You can smell the mist and feel the sand underfoot in these acrylic scenes of Iran’s bodies of water, some of them framed in papier-mâché, by the young painter Meghdad Lorpour. One untitled view from the back of a speedboat especially captures the strange allure of a watery vista, an eternity that cares nothing for us and is, therefore, as scary as it is serene.

The English painter Jessie Makinson had just hung her first New York solo show, a sultry and disorienting group of sharply rendered elves and other not quite humans, when Covid shut her gallery down. So this single-artist presentation, centered on an enormous picture of earth spirits consorting around an oily black pool (“Me Time”), is an overdue debut.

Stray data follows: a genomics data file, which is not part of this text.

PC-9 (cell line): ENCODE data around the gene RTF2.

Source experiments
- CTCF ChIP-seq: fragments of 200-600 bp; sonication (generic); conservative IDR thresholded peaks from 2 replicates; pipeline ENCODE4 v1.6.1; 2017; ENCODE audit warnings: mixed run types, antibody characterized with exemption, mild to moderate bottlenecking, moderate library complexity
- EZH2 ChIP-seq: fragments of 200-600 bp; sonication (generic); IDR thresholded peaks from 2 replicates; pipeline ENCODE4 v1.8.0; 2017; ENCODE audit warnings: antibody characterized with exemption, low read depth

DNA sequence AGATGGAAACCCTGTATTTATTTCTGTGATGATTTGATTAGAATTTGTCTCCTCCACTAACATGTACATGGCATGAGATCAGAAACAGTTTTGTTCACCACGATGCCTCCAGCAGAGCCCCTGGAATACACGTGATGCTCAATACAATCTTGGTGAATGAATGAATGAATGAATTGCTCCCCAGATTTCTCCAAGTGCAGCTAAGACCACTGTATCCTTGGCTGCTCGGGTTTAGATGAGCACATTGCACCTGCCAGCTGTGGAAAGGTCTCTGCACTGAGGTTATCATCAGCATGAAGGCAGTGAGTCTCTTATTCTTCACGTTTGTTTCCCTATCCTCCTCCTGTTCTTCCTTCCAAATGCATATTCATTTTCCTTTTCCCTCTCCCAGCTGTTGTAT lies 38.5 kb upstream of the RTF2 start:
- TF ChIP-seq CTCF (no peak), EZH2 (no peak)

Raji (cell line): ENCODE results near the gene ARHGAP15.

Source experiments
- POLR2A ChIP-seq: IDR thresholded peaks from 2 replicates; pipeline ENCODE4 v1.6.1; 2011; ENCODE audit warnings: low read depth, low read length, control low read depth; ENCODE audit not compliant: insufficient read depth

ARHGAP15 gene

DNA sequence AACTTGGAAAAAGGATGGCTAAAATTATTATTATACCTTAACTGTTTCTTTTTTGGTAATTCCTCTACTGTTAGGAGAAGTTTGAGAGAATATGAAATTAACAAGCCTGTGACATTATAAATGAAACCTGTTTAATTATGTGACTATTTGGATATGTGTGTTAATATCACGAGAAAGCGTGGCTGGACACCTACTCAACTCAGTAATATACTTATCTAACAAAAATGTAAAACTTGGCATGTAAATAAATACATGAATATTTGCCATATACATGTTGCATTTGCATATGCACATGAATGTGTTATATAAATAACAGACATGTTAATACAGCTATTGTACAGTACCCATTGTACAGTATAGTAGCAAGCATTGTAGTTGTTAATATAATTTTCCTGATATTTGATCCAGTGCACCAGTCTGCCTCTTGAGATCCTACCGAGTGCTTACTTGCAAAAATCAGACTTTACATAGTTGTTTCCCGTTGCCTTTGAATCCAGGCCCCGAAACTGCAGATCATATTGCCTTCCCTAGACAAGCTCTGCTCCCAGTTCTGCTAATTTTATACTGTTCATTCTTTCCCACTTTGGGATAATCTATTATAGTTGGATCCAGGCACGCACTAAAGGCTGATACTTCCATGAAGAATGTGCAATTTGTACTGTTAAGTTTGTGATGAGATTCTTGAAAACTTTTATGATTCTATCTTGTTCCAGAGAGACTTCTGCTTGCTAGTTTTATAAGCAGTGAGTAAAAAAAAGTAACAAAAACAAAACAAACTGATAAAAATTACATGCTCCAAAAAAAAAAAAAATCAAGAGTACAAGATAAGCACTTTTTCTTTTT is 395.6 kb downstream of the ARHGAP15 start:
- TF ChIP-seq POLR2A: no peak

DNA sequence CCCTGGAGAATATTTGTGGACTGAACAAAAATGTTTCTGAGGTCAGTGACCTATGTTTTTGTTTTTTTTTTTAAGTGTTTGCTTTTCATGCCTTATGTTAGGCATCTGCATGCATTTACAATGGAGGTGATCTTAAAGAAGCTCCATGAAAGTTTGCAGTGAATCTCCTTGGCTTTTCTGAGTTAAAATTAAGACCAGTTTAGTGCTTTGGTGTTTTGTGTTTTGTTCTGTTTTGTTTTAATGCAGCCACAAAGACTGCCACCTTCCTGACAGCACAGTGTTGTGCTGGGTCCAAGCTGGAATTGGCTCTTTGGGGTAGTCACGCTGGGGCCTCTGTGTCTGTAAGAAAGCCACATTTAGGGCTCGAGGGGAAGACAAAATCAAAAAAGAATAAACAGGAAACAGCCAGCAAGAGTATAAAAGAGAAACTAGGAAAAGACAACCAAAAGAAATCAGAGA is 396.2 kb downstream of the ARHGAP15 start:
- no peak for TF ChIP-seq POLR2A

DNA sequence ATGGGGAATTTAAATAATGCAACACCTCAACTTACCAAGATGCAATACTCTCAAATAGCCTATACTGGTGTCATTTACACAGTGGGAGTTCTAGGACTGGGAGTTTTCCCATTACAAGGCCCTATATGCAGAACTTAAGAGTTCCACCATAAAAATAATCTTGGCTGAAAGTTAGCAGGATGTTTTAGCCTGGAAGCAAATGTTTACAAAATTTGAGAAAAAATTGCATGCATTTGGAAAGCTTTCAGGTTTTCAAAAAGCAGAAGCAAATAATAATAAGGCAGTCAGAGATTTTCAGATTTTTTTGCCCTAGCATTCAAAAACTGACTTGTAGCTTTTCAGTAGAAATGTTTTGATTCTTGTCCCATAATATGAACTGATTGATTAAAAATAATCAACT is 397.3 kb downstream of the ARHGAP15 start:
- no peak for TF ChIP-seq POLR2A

Jeanne Liotta makes work about the spheres — the one we live on and those in other orbits. Most distinctive about the colored-gel-on-lightbox collages that appear here, along with a pair of LED sculptures, is how adroitly they sidestep all of the usual associations. They’re not sci-fi, or astrological, or kooky or even scientific. One image of the earth in particular, overlaid with concentric circles and a yellow section, seems rooted in simple observational wonder, though there may be a soupçon of ancient Greek geometry.

In an art fair full of loud colors jostling for attention, six astonishing quilts stand out as the real deal. Made by Elizabeth Talford Scott (1916-2011) in the ’80s and ’90s, the pieces are irregularly shaped and incorporate loose thread, beads, sequins and even tight little bags of polished pebbles along with their many tiny snippets of highly patterned fabric. They’re almost like feats of higher math: They seem much too complicated to hang together as singular compositions, but somehow, still, they do.